As the UK marks Disability History Month, the University of Aberdeen’s Léon Van Ommen, whose research focuses on autism and faith communities, considers the role of practical theology in informing new ideas to improve the spiritual care of those with disabilities.
There is a growing recognition among healthcare providers and charities that faith has a key role to play in supporting people with disabilities, neurological differences or dementia.
In hospices, support centres and within congregations, appreciation of the need for spiritual support alongside physical and psychological care is increasing.
As theologians, we have a critical role to play in helping to understand what happens to a person when they are affected by conditions that some choose to call disabilities The key is that we hope to offer views that do not perceive such conditions as necessarily a negative – which is the dominant view in society - but not necessary the most helpful one.
At the University of Aberdeen we have built significant expertise in disability theology through the work of several colleagues. We are in a fairly unique position of having four theologians within one department all focused upon the intersection of faith and disability.
This is enabling us to shape and grow the field of disability theology, one strand of which is the emerging study of faith and autism.
This is a fairly new area of research but one in which Aberdeen has a number of specialists. My own work explores autism in relation to worship, which is a core practice of Christian communities, while Professor Grant MacAskill is an expert in biblical studies. His recent book Autism and the Church: Bible, Theology, and Community, considers how the bible can inform the church to be a place where all people belong – including those who identify as autistic.
Likewise, Professor Brian Brock critically evaluates dominant paradigms of looking at disability in our society, and offers a theological alternative in order to create communities where the gifts of each person are valued.
This has all built upon the successful work of the University of Aberdeen’s Professor John Swinton in learning disabilities and mental health.
His books, including Dementia: Living in the memories of God, which won the 2016 Michael Ramsey Prize, have inspired new ways of thinking in caring for minds as well as bodies in those with mental health issues and disabilities.
As he has so eloquently expressed, ‘dementia does not erode a person’s worth, to be human is to be created and loved by God. That love does not have neurological parameters’.
One of our key objectives is to help people to understand that disability should not be stigmatised and that in fact living with a disability can be a valuable and valued way of being human.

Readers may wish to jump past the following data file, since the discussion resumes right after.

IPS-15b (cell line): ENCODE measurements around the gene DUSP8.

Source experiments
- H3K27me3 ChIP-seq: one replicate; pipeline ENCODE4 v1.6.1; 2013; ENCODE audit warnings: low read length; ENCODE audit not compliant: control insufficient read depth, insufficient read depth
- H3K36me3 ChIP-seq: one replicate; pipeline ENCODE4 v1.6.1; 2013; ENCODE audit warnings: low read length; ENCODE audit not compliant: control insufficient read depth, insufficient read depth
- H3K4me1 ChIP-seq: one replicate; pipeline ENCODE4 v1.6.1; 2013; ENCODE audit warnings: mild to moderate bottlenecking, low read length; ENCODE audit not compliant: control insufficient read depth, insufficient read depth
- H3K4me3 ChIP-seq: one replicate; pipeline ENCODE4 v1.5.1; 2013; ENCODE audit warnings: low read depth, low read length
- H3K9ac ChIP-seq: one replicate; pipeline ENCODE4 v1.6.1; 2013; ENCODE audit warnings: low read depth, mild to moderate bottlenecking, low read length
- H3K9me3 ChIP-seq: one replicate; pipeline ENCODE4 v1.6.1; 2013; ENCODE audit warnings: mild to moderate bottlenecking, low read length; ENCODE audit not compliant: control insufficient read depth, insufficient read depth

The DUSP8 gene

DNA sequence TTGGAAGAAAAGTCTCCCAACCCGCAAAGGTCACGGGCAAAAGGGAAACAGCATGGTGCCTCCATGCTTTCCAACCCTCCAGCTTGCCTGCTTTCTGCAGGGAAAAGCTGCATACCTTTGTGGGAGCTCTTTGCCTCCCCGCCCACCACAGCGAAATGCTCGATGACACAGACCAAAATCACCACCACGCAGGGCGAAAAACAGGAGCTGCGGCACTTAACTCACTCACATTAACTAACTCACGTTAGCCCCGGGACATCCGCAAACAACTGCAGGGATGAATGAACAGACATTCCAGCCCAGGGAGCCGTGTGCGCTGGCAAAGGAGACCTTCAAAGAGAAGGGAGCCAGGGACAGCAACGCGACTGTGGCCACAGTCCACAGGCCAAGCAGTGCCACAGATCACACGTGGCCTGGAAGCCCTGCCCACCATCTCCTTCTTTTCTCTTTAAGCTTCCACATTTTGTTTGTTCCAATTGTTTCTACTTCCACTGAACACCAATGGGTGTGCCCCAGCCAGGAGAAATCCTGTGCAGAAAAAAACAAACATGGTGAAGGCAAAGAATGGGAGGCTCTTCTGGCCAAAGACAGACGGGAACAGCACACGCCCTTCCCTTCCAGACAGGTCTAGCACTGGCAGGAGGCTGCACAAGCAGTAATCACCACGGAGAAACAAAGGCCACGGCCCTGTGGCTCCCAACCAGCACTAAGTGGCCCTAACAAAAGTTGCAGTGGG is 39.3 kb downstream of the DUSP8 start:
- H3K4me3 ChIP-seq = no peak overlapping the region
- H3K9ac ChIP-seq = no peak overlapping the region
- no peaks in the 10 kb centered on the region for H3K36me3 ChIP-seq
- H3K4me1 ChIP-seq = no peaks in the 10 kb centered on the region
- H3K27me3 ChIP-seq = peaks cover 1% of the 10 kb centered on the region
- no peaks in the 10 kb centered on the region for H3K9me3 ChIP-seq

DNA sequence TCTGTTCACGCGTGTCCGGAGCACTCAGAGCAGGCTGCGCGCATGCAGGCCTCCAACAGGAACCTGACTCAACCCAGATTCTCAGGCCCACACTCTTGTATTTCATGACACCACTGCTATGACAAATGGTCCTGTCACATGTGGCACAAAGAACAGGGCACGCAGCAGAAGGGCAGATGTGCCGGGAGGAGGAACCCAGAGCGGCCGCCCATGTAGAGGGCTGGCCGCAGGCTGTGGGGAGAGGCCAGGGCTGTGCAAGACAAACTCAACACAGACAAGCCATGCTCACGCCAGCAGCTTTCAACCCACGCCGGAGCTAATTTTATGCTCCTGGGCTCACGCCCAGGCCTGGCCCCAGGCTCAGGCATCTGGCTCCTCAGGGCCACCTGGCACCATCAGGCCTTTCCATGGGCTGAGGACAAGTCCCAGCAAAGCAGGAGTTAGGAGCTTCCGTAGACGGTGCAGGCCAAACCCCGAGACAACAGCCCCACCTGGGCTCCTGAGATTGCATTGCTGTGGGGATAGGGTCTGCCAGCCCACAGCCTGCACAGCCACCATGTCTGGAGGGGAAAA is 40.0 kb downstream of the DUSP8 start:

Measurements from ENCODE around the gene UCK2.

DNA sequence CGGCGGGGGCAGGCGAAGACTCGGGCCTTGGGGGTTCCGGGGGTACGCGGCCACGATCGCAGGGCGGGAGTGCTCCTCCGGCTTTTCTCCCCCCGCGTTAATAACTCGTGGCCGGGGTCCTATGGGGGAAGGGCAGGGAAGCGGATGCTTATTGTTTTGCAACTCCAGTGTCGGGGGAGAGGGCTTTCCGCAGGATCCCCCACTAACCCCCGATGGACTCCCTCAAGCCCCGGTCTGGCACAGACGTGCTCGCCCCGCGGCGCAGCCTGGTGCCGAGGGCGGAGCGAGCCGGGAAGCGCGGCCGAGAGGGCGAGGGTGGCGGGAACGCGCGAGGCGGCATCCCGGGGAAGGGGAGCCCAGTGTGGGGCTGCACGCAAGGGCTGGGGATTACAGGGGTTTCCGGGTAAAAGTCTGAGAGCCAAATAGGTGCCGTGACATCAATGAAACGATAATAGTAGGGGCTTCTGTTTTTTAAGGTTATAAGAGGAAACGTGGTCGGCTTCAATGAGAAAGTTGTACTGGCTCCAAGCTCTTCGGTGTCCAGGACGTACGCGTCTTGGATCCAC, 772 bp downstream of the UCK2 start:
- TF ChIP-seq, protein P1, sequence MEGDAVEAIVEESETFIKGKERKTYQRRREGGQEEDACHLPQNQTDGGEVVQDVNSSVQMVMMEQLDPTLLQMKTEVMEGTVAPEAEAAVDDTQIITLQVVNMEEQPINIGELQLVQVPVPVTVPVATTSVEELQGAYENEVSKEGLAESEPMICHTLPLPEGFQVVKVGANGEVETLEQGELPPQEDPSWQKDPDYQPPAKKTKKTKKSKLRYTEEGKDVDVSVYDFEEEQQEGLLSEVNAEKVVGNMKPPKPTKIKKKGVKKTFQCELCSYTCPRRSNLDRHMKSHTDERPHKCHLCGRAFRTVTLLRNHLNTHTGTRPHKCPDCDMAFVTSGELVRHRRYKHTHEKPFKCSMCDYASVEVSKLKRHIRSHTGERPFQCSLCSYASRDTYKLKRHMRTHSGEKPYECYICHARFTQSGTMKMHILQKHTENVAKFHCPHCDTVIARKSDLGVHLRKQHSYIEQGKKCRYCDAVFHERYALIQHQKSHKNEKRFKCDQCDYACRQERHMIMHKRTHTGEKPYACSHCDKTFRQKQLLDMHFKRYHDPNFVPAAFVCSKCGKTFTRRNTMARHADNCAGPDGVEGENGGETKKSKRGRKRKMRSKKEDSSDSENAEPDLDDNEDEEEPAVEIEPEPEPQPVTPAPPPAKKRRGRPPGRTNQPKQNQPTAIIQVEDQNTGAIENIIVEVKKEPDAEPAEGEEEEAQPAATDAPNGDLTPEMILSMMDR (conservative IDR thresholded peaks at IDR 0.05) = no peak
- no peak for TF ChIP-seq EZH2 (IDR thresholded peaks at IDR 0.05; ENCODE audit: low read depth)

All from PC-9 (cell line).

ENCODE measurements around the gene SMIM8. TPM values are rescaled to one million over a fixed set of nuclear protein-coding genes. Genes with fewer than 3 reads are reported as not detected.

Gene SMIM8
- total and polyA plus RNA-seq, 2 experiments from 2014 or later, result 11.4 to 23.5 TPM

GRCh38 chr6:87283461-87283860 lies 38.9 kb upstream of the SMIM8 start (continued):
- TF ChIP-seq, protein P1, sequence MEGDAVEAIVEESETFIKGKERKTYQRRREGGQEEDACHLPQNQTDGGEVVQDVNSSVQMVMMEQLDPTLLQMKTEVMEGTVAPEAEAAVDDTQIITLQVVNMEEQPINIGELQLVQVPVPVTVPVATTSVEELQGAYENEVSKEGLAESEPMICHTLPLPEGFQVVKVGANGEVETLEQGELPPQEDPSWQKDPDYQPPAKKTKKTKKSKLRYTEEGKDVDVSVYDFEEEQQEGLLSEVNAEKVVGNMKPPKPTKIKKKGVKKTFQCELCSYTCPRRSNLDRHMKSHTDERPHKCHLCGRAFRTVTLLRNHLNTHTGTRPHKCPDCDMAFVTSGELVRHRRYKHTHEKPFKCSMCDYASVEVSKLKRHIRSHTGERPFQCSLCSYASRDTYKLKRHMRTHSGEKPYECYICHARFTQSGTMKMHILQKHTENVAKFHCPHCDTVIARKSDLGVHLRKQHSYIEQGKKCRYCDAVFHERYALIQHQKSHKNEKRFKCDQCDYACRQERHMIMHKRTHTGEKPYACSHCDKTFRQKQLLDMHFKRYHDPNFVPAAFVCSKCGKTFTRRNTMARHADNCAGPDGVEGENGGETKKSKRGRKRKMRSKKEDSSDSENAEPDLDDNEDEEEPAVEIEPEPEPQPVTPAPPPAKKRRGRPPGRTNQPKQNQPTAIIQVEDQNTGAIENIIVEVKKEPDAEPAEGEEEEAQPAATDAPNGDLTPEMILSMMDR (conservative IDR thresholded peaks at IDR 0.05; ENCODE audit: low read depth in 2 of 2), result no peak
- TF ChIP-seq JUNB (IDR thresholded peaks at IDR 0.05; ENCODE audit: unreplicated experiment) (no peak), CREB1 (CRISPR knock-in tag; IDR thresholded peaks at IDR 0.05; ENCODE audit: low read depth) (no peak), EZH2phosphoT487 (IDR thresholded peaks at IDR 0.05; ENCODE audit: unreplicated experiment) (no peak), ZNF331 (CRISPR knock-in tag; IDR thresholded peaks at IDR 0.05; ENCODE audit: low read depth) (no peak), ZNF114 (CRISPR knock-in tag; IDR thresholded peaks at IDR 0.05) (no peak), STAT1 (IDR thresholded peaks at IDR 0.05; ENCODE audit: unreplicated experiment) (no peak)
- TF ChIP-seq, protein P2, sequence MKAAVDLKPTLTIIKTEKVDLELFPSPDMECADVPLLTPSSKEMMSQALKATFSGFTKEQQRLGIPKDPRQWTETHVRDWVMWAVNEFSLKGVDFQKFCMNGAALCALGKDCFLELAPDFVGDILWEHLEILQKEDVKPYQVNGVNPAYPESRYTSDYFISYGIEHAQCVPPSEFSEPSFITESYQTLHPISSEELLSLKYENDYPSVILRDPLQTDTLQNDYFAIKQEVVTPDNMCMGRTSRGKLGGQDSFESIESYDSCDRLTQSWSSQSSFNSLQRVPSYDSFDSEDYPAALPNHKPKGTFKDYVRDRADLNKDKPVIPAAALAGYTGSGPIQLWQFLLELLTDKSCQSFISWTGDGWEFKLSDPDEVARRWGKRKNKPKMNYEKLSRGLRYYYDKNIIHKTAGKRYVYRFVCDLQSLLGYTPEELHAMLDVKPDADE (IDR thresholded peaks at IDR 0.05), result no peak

But as theologians, the work that we do is not to remain in books or within the walls of universities.
Its true worth is in how these ideas can be embraced and utilised when it comes to congregations and care settings. We intend to use theology to open up spaces for new conversations that will bring value and empowerment to people with disabilities in the midst of a social context that tends to strip them of both.
Aberdeen has become the first university in the UK to launch courses specifically dedicated to the study of disability theology. These will support people working in organisations, charities and faith communities, as well as those with a more scholarly interest in this area.
We are already seeing a difference in the way churches and other organisations consider dementia on a practical level, from better signage to dementia prayer weeks and dementia cafes, but we want to equip those providing care with opportunities to think more critically about how we engage with those who have additional needs
This is an area of critical importance in the ongoing training of staff and management if we are to reimagine disability by taking a more person and community-centred approach.
We hope our online programme will help people not only to gain new insights when it comes to attending to the experiences and realities of people with disabilities and what it means to be human, but will support them in challenging standard cultural conceptions of normalcy and autonomy.
About the author: Léon van Ommen is programme co-ordinator for the Postgraduate Diploma in Theology and Disability.
His research focuses on the liturgy and worship practices of Christian communities and the way in which these communities can be welcoming to vulnerable or marginalised people. He is particularly interested in creating spaces of belonging for autistic people and their families. He is co-director of the Centre for the Study of Autism and Christian Community at the University of Aberdeen.